When Mitsukoshi BGC had its soft opening back in November 2022, I couldn’t pass on the opportunity to check it out primarily because of one thing: Books Kinokuniya which was opening its first-ever branch in the Philippines. Being a bookworm, I had a pleasant experience of wandering around Books Kinokuniya in Singapore which had a vast selection of titles that are not just from Japan like manga and magazines but also in English and even other languages like French, Spanish, and Mandarin. It was a literal book heaven reminiscent of the old Powerbooks (RIP) or Fully Booked before it was neutered to hell.
When I learned that Books Kinokuniya here will be a joint venture with Fully Booked, I felt a sense of apprehension that the Kinokuniya experience I had in Singapore will not be the same as I feared it will be diluted no thanks to the “influence” of neutered Fully Booked. But at the same time, I hoped that the Kinokuniya collaboration would at least help Fully Booked go back to its more hardcore book selection roots that I appreciated before. Unfortunately, my fears were not allayed when I visited, which led me to make this post that has garnered quite a reaction.
Needless to say, the disappointment soured my whole experience with Mitsukoshi BGC that I did not bother making an article here about it back then. But as the months and the new year passed, I realized I may have been unfair with my treatment of the mall at least. So with a more nuanced mindset, I decided to revisit Mitsukoshi BGC and see how it fares as one of the newer malls in the metropolis.
How it came to be
First things first, a little background about the mall is needed. Firstly, Mitsukoshi BGC is just part of a larger development within that approximately 17,000 sqm land area being developed by Federal Land in partnership with Japanese property developer Nomura Real Estate Development Co., Ltd. and the prominent Japanese real estate firm Isetan Mitsukoshi Holdings, Ltd. As such, Mitsukoshi Mall would serve as the podium for the four tower residential towers of The Seasons Residences, whose heights would range from 41 to 51 storeys.
Mitsukoshi BGC is Mitsukoshi’s first venture in the Philippines after having successfully established a presence in Taiwan’s shopping landscape, not to mention operating.a branch right inside Walt Disney World in Orlando, Florida in the US. Mitsukoshi BGC has four levels of retail space, including the basement which houses the supermarket and the foodcourt area. At this time of writing however, the uppermost level of the mall is not yet open to the public.
Mitsukoshi BGC’s facade sports a geometric design which is said to be inspired by the Japanese hemp leaf. The design is the Japanese firm Torafu Architects with collaboration with artist Asao Tokolo.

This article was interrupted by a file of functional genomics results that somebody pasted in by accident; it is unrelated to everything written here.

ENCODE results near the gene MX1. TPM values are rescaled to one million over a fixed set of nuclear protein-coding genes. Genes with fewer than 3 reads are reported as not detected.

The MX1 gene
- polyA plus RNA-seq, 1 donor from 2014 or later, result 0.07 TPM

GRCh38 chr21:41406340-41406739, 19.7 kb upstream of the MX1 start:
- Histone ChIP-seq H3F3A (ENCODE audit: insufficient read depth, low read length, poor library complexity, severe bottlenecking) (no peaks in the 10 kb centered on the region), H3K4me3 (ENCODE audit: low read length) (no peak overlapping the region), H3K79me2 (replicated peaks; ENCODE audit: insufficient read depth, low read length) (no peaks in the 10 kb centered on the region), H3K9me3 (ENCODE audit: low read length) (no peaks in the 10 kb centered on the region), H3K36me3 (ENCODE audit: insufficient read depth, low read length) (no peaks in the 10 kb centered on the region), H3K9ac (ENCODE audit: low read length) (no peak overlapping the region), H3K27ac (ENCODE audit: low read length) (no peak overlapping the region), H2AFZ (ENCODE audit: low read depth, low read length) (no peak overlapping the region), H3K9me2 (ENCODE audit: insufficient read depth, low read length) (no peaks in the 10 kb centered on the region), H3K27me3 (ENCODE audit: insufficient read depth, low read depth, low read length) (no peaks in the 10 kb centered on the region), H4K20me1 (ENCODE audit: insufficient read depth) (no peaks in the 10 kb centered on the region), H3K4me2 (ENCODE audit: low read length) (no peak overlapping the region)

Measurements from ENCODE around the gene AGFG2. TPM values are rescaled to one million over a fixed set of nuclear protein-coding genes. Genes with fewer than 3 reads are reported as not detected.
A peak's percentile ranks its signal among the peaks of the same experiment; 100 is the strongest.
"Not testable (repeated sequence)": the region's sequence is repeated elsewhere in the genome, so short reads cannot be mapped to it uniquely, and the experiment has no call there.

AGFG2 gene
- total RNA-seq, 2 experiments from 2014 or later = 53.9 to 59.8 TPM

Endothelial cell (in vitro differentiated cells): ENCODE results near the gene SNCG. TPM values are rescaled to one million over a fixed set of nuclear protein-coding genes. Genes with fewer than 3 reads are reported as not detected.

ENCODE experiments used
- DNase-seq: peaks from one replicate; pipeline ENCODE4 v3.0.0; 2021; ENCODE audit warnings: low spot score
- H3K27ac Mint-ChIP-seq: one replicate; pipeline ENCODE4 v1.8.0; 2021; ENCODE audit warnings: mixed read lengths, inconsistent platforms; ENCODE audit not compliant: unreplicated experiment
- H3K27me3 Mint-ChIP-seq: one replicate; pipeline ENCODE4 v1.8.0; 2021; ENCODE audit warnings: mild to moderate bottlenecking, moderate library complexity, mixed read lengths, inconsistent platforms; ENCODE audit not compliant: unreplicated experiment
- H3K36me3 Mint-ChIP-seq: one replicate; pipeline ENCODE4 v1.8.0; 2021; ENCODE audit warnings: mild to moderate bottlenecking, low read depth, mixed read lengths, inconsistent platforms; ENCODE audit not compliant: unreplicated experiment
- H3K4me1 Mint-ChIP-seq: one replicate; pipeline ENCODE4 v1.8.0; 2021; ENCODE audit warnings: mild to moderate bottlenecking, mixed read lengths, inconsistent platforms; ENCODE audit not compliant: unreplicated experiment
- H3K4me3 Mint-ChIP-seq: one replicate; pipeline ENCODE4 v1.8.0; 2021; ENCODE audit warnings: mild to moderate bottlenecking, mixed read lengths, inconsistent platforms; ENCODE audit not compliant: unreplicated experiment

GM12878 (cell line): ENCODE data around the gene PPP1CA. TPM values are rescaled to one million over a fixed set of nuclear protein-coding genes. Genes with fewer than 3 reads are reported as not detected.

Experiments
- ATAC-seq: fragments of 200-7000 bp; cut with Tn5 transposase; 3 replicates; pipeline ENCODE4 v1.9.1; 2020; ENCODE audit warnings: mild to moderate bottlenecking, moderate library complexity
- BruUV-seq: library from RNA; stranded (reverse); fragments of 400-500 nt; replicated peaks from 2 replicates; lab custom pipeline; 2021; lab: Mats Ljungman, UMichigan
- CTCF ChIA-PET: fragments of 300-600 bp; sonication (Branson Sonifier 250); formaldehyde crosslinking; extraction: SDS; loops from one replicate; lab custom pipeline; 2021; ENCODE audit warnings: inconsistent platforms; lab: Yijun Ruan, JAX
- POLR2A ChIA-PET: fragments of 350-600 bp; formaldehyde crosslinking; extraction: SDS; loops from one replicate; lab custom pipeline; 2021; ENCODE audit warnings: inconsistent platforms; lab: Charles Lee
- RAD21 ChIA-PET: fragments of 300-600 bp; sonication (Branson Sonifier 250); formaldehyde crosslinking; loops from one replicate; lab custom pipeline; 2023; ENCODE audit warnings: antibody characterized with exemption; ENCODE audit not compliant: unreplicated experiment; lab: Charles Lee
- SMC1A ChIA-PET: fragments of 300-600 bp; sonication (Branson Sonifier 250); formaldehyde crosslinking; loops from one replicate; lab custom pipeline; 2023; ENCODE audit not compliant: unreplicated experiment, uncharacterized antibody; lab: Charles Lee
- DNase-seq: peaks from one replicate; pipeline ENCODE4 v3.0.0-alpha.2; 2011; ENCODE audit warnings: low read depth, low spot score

The main entrance on 8th Avenue features a sculpture of a seated lion. This is the Mitsukoshi lion, the symbol of sorts for the retailer since it was installed in its original department store location in 1914. This also marks the first time the Mitsukoshi lion is seen outside Japan, so yes even the Taiwan and US Mitsukoshi outlets do not have the lion.
Inside, the mall is set up in an open layout, so open that many of the tenant stores there do not have storefronts and instead set up like booths on an exhibition floor which makes them more “welcoming” to the public.
Interiors and space
First things first, Mitsukoshi BGC is not that big of a mall especially compared to Uptown Mall which is just a few blocks away. Nevertheless, it has a number of things going for it with its Japanese and minimalist interiors on top. The space is not as cluttered and really made use of the open-concept layout. So you don’t feel congested or suffocated as you go around the mall.
The Japanese touches such as the faux cherry blossoms, the wood-like panels, and other elements also are a nice touch. And that is saying something considering that there is the fine line that if not observed can make these Japanese elements feel too forced or tacked on, thus evoking a feeling of fakery.
But while I appreciate the open space of the interiors, the same cannot be said in particular to the mall’s basement level where the supermarket Mitsukoshi Fresh, food stalls and Mitsukoshi’s own Itadaki Foodcourt are located, Needless to say, the floor is just too cramped for this roamer’s liking. But that’s just me.
And after another visit at Fully Booked Kinokuniya…yup, I still hate it.
Save for those two major sore spots, Mitsukoshi BGC is not a bad mall and definitely adds character to this part of the metropolis, or the entire metropolis as a whole. If anything, it would have benefitted having a much larger retail area. It would have been nice to see more stores there and see them adapt to the open space layout that the mall has set in place.
Having a larger retail area will also benefit stores like Books Kinokuniya which has been seriously hampered by its small space which in part resulted in such a small selection that it currently has. Books Kinokuniya is one Japanese store that deserves to have a larger space, if not in this mall then somewhere. Plus get away from its partnership from Fully Booked for good measure.